Braving the Irish Sea

During the 2007 Rolex Fastnet Race, author Howard Lapsley crewed aboard /Snow Lion/, the Ker 50 that won its division and finished 13th overall.


Rolex Fastnet Race 2007 Rolex/daniel Forster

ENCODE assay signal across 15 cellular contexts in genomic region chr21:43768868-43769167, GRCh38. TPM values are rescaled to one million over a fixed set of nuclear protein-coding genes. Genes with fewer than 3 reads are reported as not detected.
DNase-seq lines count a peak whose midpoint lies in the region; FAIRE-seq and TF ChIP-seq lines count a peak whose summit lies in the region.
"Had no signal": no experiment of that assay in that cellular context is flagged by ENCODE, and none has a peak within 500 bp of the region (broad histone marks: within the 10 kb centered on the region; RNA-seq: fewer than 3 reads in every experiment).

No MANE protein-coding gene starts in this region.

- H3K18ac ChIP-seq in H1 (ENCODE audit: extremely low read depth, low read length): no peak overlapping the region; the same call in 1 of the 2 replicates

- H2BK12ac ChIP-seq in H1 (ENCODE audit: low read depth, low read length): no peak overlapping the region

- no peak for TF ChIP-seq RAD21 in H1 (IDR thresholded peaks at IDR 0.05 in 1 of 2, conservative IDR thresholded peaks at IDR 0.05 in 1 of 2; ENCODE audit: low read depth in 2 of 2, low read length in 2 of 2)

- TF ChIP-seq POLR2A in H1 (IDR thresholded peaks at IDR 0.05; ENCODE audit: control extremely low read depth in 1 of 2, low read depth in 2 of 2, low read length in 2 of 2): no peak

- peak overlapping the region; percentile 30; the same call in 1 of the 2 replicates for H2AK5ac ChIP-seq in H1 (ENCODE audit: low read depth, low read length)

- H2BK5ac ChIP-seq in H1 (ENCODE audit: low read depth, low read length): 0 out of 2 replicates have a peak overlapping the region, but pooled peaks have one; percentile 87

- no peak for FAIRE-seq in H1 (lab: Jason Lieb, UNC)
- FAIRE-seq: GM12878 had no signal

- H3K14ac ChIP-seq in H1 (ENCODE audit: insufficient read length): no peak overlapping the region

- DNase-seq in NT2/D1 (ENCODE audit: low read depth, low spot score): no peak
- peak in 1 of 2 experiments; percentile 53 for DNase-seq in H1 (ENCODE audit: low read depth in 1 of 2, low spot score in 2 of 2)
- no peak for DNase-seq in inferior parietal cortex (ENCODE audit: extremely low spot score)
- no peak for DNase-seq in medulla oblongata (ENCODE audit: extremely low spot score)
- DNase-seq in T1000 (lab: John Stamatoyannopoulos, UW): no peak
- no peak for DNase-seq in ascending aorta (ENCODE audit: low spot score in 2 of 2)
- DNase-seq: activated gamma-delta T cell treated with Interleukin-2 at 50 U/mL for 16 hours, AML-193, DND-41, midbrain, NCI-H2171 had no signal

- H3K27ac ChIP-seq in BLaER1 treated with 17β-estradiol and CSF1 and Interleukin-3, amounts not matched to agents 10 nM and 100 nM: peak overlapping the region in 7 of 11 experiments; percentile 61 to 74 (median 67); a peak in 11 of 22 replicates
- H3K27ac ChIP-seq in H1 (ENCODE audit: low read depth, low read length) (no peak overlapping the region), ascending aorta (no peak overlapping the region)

We finished the 2007 Fastnet Race on Snow Lion on a Thursday morning about 6 a.m., less than three days elapsed time since the delayed start on Monday. This was by far the fastest of the three Fastnets I have done, evidenced by Leopard’s breaking the record by almost 9 hours. (Kudos to Ken Read and the crew of Rambler for beating them around the Rock). What was remarkable to us when we got into Plymouth was to find out that over 200 of the 271 starters dropped out of the race! (This doesn’t count the 29 registered boats that never even started.) The worst night was the first with lumpy seas and 30 to 35 knots on the nose–with occasional driving rain. Still, it was mild compared to last year’s Vineyard race.Personally, I think three factors contributed to the high number of retirees. One was psychological: the 25-hour delayed start plus the dock talk about the potential weather cast a feeling of doom and gloom over the fleet, especially after a week of light air and sunshine during Cowes Week. Of the crews of retired boats that I spoke to in Plymouth, some indeed experienced actual equipment issues, but others were simply concerned about entering the Irish Sea given the weather they were experiencing in the Channel. I think many of the crews knew in the back of their heads that they would likely retire before reaching Land’s End; it was just a question of when and where along the coast they would do so. Good on the race committee for delaying the race to give the participants the option to do so. I will never question a skipper’s decision to retire. In fact, one could argue that so many dropouts reflect good sound judgment, especially since more than half of the 300 registered boats were under 40 feet and the prospect of a long, windy beat across the Irish Sea to Fastnet Rock can wither one’s will pretty quickly. Which brings me to the second reason for the high number of drop outs: as long as there are a lot of small boats (e.g. 30 to 35 feet) in the race, you’ll have a high number of retirees. The last factor was obviously the weather forecast itself. In the days leading up to the start, it kept changing with great frequency (every six hours or so), plus the U.S. and British GRIB files were sometimes agreeing, sometimes not. At times it looked pretty grim. Nevertheless, by the time we started on Monday the forecasts were pretty solid and not too nasty, but by no means benign, especially for the little guys. Indeed, the last forecast played out very accurately during the race. But some of the earlier uncertainty no doubt lingered with some of the crews, and contributed significantly to the psychological factor mentioned above.Now to the race. What a great ride! The start off the Royal Yacht Squadron is always spectacular. First go the Open 60s. Then the smallest to the largest. Great upwind tacking duels and boat dodging out the Solent in 20 knots in bright blue skies. By the time we reached the Needles, 270 boats were crisscrossing in short, steep seas. To see Alfa Romeo on one side and some 35-foot cruiser on the other is a marked contrast to say the least– but each command the same respect when they’re on starboard.After we cleared the Needles we sailed upwind to Portland Bill and then on to the Lizard and Land’s End, just laying on port tack. This first night was the worst – basically beating into a 30-knot breeze in very confused and quite large seas. At points it was raining so hard it hurt to look forward. This first night is when most of the retirees decided to call it quits, taking shelter in multiple ports along the coast. (Go to the tracker on the Fastnet website to see all the boats scurrying for port.) We fared well with a double reef and the number four. The conditions slowly moderated the next morning. We reached Land’s End about 9 a.m. Tuesday and experienced “glue pot” dead air conditions near the cliffs for about 40 minutes. Then we were off into the Irish Sea, sailing just off the wind but basically close-hauled in an ever-freshening breeze. When we got close to Fastnet Rock the breeze went ahead and moderated momentarily. We rounded the rock at about 5 a.m. Wednesday. It was time for some downwind sailing back across the Irish Sea to the Scillies. We had a lot of fun in surfing conditions all during the leg. I had the record of 22.3 knots with some great coaching from my watch captain, Jay Hansen. (Later my record was broken by the other watch who briefly hit 24 knots.) We rounded the huge lighthouse off the Scillies at sunset Wednesday night. Those are some rocks! We could only imagine a 17th century British frigate coming home from battle only to break up on those rocks in a storm. After rounding we sailed with the A5, A3, and then jib top, finishing at daybreak Thursday with the code zero. At the dock in Plymouth to greet us were the crew of Chieftain, the Irish Cookson 50 and overall winner of the race. They brought trays and trays of beer to the boat while we cleaned up and the war stories commenced.We felt we had sailed a very good race both tactically and from a crew work perspective. The boat and sails held up very well. The Snow Lion program is exceptional from top to bottom, starting with the owner/skipper/navigator/helmsman/grinder Larry Huntington– yes he does do it all, and does it all very well! We ended up first in our division and 13th overall, sailing a very similar track as Chieftan. We all had fun, challenged ourselves, and learned a lot. Cheers!


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